Liv Ames for EdSourceLiv Ames for EdSourceMany teachers are not well-prepared to teach the new Next Generation Science Standards, according to new report released Tuesday.
Called “Science Teachers’ Learning: Enhancing Opportunities, Creating Supportive Contexts,” the report from the National Academies of Sciences, Engineering, and Medicine makes several recommendations to help educators transition to the standards, which emphasize deeper learning of broad scientific concepts instead of memorizing facts and stress the relationship between what is taught in the classroom and workplace practices of scientists and engineers.
California adopted the Next Generation Science Standards in 2013. They are expected to be fully implemented by 2018.
“An evolving understanding of how best to teach science, including the NGSS, represents a significant transition in the way science is currently taught in most classrooms and will require most science teachers to alter the way they teach,” the report concluded.
For the new science standards to make a difference in classrooms, teachers need training sessions that are more comprehensive than one or two days of professional development, the report said.
“The Next Generation Science Standards are a motivating factor for us to think differently about learning opportunities for both students and teachers,” said Suzanne Wilson, a professor of teacher education at the University of Connecticut and chairwoman of the committee that conducted the study, in a prepared statement.
The Committee on Strengthening Science Education, through a Teacher Learning Continuum, worked for about two years on the report, reviewing a number of studies related to science education and teacher training. It included five members from California. Paula Hooper, a former senior science educator in the Institute for Inquiry at the Exploratorium in San Francisco, was one of them.
To really transform the way science is taught in California and around the country, teachers need sustained professional development throughout their careers, which Hooper called “professional learning.” Although the state board has not yet approved a curriculum framework or instructional materials, Hooper said teachers should begin exploring new ways of teaching science now and share ideas together in professional learning communities. The standards, she said, encourage teachers to think about how science learning progresses from one grade level to the next.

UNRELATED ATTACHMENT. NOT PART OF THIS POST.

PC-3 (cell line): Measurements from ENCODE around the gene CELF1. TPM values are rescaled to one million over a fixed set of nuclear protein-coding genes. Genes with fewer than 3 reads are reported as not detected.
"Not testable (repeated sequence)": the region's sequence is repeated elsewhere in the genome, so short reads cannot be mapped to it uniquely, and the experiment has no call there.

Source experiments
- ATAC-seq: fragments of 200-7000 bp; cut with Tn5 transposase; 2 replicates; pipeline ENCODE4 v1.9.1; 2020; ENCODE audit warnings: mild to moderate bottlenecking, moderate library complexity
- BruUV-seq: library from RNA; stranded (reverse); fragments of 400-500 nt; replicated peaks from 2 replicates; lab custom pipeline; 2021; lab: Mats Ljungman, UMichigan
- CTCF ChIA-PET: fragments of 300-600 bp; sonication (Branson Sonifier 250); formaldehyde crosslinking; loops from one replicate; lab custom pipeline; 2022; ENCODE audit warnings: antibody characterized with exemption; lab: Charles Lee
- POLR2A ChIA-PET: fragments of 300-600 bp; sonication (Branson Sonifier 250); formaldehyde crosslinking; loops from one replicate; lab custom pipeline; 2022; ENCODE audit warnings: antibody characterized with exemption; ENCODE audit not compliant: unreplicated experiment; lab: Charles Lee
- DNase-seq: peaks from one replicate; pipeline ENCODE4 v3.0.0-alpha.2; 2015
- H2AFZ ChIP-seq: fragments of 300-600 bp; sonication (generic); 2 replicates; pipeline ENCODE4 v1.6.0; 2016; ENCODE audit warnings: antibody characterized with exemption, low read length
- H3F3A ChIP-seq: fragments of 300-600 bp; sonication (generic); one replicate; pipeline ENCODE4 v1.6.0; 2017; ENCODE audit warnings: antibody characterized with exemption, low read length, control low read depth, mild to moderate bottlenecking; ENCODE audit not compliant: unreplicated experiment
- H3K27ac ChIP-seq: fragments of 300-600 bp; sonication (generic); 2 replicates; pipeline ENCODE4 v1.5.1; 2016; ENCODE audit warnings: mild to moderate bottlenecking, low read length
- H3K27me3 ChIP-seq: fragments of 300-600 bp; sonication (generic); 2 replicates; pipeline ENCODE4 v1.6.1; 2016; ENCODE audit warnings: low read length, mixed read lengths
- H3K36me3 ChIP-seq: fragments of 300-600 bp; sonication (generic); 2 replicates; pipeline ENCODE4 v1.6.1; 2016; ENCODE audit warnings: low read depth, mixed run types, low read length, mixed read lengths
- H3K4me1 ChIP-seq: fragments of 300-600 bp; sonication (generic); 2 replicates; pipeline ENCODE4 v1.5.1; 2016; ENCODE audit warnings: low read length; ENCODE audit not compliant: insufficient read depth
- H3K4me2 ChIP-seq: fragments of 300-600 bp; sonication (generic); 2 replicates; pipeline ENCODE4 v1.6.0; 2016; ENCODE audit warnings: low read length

For example, she said kindergartners learn about animal habitats. When students reach 4th grade, they can begin to make connections between animal habitats and the environment.
“Kids learn best when they are actively engaged in making sense of ideas,” she said. “It means you have to create environments where kids are playing with the phenomena themselves – whether you’re dropping a parachute, or looking at a rainbow, or playing with a simulation on a computer. That’s the kind of innovation I hope this report can really bring out in how people are thinking in California.”
The report, funded by the Merck Foundation, found that elementary teachers – especially those in low-income areas – lack the experience they need to make science come alive for students. That is because many teachers in such schools have less experience than their peers in more affluent schools and low-income schools have higher teacher turnover.
The new science standards have been adopted in 16 states. Like the Common Core State Standards in English language arts and mathematics, the new science standards stress college and career readiness skills, such as critical thinking, reasoning and problem-solving.
Similarly, the report outlined key scientific ideas and skills for teachers that will enable them to effectively implement the standards.
“Closing the gap between the vision of teaching science exemplified in the NGSS and current instruction in many schools will require creating a system of policies and practices that support individual and collective teachers’ needs, allowing them to deepen their own expertise, while challenging their students to learn, enjoy, and appreciate science,” Wilson said.
The report urged districts to provide professional learning opportunities to teachers both inside and outside of schools, allowing for collaboration and the development of teacher leaders or coaches. It also found that online programs and social networking could help teachers to connect around science themes and teaching strategies.
Professional learning can be enhanced through partnerships with teachers and their professional networks, higher education institutions, and cultural and community partners. For example, Hooper said the Exploratorium and Lawrence Hall of Science in the San Francisco Bay Area work with districts such as Oakland Unified to build teachers’ hands-on training in inquiry-based learning.
“Understanding how to make sense of problems and ideas requires thinking about not just the actual science knowledge, but also the skills that you need to have to process that knowledge,” Hooper said. “Students learn by actually doing things and coming back with their own thoughts about why things happen.”
Districts, the report said, should develop multi-year plans for professional learning linked to science goals for students.“I think California districts are really ripe for the kinds of professional learning this report advocates,” Hooper said. “These are things that require teachers to become learning practitioners – to think about what it means for children to learn science this way – so children will make sense out of science ideas.”
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